Plot – An aspiring photographer develops an intimate relationship with an older woman in the 1950s New York – Carol.
Director – Todd Haynes
Released – 2015
The reason Carol is such an engrossing movie is how well it depicts two people meeting each other, finding a connection and falling in love. That they are two women is almost irrelevant and as a result, you end up with a wonderful love story from start to finish, but as you would expect from a tale of same-sex love in the ’50s America, it’s not without high drama and inner conflict of the main characters, especially with Cate Blanchett’s character who’s engaged in a fierce legal battle with her estranged husband and her decision to follow her heart puts in danger her ability to see her children. Something you wouldn’t see in a run-of-the-mill heterosexual romantic drama.
Beyond the fascinating plot, the performances here are equally strong. Rooney Mara is excellent as a young woman, finding herself overcome with unexpected emotions and at the epicentre of two chaotic relationships. The on-screen partnership she forms with Cate Blanchett is not only absorbing but entirely believable, While Blanchett as an older, sophisticated woman steals the show in every scene. You can tell from this performance that she’s an actress at the top of her game, showing off all her amazing talent to the full.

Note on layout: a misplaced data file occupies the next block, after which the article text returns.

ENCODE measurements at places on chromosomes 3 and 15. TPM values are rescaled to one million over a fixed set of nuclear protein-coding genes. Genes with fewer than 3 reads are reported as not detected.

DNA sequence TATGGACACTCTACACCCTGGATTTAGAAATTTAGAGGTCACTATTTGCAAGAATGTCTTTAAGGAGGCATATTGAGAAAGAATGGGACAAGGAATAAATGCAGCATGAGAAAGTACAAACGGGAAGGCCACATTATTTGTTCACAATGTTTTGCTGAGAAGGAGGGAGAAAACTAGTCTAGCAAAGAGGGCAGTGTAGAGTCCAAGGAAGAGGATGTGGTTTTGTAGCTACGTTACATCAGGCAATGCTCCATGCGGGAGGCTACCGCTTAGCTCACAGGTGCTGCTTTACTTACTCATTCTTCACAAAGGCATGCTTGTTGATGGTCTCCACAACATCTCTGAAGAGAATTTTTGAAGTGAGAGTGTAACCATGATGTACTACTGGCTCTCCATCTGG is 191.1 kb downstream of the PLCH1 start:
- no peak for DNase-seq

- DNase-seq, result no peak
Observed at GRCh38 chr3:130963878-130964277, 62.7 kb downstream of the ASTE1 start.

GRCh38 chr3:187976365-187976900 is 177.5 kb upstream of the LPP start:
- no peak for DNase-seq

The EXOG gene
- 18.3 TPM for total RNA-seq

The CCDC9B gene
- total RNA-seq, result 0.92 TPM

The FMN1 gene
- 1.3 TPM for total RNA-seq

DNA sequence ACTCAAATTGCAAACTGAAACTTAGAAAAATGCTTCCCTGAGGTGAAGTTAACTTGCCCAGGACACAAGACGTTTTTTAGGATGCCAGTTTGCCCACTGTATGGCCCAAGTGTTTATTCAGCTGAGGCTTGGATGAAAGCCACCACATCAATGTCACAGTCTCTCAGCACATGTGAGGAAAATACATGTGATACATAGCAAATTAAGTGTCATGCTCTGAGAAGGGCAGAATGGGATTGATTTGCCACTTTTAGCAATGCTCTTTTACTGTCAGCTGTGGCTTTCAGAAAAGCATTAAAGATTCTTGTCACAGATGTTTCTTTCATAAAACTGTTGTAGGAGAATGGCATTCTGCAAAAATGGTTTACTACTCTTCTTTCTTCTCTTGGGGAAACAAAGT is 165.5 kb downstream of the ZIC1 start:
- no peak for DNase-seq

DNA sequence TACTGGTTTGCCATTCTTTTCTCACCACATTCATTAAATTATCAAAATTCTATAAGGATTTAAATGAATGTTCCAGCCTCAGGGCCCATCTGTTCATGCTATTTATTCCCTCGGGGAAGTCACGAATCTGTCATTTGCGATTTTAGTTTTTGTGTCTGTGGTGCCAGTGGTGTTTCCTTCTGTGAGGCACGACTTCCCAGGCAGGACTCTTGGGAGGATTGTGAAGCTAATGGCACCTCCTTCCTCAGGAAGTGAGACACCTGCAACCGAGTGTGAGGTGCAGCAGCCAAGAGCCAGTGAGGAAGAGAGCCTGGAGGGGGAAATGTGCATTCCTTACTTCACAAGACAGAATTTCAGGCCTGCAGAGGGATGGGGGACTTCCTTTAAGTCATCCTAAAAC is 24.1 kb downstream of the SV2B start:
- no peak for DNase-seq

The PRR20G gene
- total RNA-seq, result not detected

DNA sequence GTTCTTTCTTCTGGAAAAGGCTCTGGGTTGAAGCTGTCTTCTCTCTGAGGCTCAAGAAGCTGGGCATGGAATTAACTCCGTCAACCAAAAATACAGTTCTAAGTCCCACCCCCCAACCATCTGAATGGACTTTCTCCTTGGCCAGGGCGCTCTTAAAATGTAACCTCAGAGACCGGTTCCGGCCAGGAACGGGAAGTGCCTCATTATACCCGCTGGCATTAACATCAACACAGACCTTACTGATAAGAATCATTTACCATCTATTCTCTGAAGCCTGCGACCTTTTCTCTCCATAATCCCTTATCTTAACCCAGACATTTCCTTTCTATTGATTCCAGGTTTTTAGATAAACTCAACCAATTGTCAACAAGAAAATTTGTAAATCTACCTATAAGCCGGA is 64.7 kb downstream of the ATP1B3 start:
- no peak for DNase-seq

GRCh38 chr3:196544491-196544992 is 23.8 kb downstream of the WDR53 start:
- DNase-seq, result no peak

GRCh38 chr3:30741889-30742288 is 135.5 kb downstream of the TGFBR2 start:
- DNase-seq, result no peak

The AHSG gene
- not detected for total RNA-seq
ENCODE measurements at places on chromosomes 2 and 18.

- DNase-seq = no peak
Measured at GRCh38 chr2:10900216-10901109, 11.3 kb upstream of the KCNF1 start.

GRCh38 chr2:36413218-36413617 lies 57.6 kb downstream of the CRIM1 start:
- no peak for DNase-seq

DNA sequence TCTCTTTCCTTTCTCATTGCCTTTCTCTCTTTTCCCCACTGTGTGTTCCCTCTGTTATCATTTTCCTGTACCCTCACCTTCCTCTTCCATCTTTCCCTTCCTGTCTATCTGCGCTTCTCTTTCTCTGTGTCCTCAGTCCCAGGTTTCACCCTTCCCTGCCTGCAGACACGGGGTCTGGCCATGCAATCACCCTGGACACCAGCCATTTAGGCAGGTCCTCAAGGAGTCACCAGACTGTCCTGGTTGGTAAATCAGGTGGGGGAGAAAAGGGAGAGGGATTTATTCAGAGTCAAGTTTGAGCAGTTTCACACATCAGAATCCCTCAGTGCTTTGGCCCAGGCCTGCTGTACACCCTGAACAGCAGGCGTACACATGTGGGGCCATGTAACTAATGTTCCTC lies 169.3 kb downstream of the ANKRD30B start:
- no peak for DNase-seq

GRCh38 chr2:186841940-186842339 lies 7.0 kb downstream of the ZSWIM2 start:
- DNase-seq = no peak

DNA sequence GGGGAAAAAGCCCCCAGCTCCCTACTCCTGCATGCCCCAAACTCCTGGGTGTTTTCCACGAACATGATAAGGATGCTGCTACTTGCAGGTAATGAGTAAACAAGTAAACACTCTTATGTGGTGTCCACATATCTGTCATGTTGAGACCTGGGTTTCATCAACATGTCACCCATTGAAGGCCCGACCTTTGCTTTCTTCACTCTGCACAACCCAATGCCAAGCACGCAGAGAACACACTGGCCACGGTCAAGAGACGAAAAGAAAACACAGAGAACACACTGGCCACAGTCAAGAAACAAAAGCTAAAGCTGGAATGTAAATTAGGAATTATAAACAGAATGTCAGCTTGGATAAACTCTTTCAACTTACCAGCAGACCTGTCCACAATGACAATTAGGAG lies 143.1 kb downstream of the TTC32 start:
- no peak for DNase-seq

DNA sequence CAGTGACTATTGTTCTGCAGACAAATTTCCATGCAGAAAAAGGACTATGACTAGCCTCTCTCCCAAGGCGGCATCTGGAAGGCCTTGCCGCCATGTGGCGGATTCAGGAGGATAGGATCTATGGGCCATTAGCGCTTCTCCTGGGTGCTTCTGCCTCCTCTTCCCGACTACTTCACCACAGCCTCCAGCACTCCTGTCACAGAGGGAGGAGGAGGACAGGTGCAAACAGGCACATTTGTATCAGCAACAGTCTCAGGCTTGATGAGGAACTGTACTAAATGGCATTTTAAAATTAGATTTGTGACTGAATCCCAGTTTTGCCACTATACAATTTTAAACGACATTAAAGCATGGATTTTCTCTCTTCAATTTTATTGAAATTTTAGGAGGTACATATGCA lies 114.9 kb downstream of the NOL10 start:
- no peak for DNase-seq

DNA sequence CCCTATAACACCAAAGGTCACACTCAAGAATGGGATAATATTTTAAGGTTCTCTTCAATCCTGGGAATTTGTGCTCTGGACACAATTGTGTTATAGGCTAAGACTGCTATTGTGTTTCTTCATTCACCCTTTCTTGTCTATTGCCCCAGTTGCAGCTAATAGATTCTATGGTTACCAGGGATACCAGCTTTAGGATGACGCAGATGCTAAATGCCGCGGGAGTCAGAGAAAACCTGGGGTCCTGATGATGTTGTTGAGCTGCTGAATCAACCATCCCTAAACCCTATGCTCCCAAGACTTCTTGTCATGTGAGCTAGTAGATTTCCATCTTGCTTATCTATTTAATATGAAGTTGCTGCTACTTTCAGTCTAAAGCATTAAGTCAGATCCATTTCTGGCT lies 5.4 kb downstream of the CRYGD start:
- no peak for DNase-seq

Todd Haynes’ direction is fabulous and along with the perfect set design and beautiful costumes help to make this one of the most aesthetically pleasing period romances you’ll see in a while. Together they do an outstanding job of transporting you to 1950s New York, while some interesting choices in the cinematography department help you get a sense of the unease felt by the two women.
Finally, Carol may boast a strong plot, nuanced acting and beautiful set design. The film suffers from some issues with pacing, particularly in the opening phase which feels a little sluggish while attempting to establish both the characters and their romance, meaning it takes a little while for you to get really engrossed in this story. That being said, once the film gets going you can’t help but get drawn in.